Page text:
Bayer Agriculture Literacy Week Wraps Up Friday

Taylor TruckeyAgribusiness, Bayer CropScience, Education

ag literacy weekFriday marks the end of Bayer CropScience‘s Ag Literacy Week, which was celebrated from October 19-23. Bayer CropScience sites across the country engaged with local communities to provide hands on learning opportunities for students. Through Ag Literacy Week, Bayer aims to create conversations while raising the public awareness of the power of modern agriculture and the critical role technology will play in food production to help meet the needs of a growing population.

Societal and environmental changes within the next 30 years will severely test our ability to produce enough food to satisfy a growing world population. During this time, global food demand is expected to increase 60 percent and we must meet this demand using the same or fewer arable acres that we have today, and in the face of a shrinking water supply, evolving pest pressures and a changing climate. Innovation in agriculture is imperative but innovation can only be achieved with an agriculturally literate population that is enthusiastic about developing solutions that can address future food challenges.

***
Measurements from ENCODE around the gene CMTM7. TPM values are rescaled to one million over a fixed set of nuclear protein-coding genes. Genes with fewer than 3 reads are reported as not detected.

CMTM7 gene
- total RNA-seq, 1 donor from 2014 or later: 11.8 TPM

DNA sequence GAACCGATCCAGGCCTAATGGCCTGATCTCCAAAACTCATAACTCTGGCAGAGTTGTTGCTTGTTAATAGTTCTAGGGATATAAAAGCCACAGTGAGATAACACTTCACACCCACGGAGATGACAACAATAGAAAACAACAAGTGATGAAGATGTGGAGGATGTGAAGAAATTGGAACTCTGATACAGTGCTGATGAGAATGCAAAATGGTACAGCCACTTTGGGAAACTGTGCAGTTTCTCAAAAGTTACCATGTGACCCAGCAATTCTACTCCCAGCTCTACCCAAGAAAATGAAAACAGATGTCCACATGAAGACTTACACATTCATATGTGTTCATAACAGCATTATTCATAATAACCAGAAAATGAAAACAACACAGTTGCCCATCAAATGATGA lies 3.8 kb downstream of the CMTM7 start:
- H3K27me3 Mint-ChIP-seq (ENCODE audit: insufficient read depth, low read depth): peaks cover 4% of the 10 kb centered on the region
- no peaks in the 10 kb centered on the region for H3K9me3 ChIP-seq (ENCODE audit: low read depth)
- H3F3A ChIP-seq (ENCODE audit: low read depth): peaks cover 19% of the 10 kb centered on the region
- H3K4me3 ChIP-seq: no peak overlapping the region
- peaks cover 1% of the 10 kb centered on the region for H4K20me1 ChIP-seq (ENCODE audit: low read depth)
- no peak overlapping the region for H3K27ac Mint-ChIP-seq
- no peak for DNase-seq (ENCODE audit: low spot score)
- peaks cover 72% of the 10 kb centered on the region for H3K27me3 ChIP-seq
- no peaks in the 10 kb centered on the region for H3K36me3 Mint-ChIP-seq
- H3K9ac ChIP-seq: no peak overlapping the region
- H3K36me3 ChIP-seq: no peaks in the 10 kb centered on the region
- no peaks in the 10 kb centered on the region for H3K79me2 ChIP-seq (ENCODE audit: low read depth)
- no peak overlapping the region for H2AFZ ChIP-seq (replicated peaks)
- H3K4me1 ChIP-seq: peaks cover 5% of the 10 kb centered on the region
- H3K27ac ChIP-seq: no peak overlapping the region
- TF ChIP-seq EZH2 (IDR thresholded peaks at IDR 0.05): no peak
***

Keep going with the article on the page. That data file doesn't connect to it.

“Bayer is committed to improving agricultural literacy among students and the general public for two very important reasons,” said Jim Blome, president and CEO of Bayer CropScience LP. “It is important that people know where their food comes from and how it is produced, because the agriculture supply challenges we’re facing cannot be solved without new technology and increased engagement in our industry. The future of agriculture looks most promising when young minds develop a passion for STEM, agriculture and innovation that will make a tangible difference in solving the world’s most pressing food issues.”

Bayer CropScience siteshosted a series of Ag Literacy Week events focused on public outreach and student engagement. Bayer CropScience employees participated in agriculture-focused community service activities, engaged in Making Science Make Sense events at local schools, participated in community events that promoted STEM education, and more. All activities served to highlight the importance of agriculture literacy by showcasing where our food comes from, the technology that enhances modern agricultural production, the vast availability of STEM careers in agriculture, and telling the innovative story of modern agriculture.